Today, networks-on-chip (NoCs) are indisputable reality, since they build up the communication backbone of virtually all large scale system-on-chip (SoCs) designs in 45 nm and below. Their fast industrial uptake has been driven by two converging trends. First, Moore’s law has maintained its pace in terms of logic (and storage) density, but it has finally reached hard limits in terms of power and synchronization. Hence, SoCs today heavily rely on multicore parallelism and locally synchronous, globally asynchronous (GALS) power domains. Second, the complexity of large-scale SoCs, combined with the ever-increasing time-to-market pressure, have pushed for a strong componentization and modularization of silicon platforms. NoCs meet all the key requirements imposed by these converging trends. The speaker will provide strong guidance in a reasearch field that is far from stabilizing.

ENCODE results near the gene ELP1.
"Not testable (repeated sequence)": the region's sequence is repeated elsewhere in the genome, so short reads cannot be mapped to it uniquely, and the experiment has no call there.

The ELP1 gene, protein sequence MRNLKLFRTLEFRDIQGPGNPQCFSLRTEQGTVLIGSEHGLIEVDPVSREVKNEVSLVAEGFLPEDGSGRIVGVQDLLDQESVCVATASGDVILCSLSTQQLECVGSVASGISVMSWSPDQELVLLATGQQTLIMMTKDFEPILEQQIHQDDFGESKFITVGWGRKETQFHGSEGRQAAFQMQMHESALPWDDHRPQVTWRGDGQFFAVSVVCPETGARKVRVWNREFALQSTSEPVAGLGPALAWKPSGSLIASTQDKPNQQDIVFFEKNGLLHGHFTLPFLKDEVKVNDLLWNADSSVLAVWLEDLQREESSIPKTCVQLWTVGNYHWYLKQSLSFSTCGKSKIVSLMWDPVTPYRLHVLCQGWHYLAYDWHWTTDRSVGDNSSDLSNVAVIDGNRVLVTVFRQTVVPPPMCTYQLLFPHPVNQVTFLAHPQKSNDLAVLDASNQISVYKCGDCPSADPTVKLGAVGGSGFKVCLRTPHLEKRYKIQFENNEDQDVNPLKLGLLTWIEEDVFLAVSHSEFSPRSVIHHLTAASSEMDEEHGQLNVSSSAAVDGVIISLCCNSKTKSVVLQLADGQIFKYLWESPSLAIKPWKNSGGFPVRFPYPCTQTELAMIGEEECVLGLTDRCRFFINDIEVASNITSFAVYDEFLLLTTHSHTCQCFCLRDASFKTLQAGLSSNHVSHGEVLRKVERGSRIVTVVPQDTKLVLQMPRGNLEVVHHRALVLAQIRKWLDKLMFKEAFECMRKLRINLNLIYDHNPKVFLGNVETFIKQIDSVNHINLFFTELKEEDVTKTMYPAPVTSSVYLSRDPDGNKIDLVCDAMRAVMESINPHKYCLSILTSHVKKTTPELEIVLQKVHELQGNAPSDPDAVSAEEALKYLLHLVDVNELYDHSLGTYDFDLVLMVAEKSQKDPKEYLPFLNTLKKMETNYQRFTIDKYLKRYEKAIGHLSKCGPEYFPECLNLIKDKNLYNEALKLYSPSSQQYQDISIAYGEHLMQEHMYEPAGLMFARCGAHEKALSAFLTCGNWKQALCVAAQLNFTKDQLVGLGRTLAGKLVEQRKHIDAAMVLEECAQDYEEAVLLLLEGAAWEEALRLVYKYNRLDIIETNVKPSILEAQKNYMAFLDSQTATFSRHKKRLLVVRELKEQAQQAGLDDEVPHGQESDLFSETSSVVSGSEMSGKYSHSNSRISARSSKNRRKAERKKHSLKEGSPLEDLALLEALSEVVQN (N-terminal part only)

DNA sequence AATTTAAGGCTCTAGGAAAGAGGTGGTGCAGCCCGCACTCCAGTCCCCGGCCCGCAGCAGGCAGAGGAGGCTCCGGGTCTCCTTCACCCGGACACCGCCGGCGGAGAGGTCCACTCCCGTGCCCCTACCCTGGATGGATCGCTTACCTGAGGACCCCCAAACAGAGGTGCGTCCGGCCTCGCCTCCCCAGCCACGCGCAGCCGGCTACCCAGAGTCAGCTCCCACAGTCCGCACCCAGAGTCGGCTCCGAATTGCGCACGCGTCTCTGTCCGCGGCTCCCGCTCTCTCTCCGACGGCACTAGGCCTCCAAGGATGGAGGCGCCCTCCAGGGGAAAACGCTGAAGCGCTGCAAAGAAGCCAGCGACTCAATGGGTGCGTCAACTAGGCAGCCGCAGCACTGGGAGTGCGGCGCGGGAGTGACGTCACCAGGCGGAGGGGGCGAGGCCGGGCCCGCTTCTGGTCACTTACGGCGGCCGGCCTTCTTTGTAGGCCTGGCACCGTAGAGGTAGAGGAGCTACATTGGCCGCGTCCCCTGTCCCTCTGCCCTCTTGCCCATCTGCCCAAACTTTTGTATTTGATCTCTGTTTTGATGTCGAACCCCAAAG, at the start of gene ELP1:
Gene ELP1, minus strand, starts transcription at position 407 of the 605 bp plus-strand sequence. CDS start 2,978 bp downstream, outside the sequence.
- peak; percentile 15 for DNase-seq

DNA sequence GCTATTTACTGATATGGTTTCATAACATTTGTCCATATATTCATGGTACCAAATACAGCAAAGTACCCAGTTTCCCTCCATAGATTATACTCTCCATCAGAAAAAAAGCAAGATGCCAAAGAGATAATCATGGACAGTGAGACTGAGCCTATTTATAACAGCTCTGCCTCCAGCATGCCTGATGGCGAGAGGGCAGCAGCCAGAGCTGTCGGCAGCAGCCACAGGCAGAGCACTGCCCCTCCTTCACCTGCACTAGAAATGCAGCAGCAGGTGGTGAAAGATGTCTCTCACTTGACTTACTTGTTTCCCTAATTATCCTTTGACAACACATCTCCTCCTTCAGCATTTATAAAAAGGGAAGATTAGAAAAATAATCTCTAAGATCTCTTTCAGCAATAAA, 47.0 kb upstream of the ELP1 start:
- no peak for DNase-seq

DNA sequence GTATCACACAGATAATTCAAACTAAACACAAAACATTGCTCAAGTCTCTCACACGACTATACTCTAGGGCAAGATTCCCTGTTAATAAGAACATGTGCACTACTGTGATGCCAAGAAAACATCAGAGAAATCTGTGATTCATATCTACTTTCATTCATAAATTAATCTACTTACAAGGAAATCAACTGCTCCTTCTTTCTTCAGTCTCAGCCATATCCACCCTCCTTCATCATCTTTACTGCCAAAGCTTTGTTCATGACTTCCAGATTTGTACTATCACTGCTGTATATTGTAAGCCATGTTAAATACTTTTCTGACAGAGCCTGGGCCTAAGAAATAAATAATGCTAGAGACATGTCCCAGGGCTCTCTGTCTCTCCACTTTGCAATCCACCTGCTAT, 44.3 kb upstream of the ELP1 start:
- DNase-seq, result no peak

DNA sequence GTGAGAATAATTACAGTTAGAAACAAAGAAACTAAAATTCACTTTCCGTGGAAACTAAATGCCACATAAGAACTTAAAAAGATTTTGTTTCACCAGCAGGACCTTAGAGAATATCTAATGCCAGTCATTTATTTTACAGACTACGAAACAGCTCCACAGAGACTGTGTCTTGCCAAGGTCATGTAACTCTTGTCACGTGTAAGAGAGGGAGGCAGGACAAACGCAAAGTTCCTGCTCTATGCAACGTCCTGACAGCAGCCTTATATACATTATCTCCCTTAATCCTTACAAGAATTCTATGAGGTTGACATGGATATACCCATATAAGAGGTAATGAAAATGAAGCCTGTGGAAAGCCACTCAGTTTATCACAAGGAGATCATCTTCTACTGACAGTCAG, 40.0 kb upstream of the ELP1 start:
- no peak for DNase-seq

Sitzungszimmer des Dekanats der Fakultät für Informatik, Erzherzog-Johann-PLatz 1, 4. Stock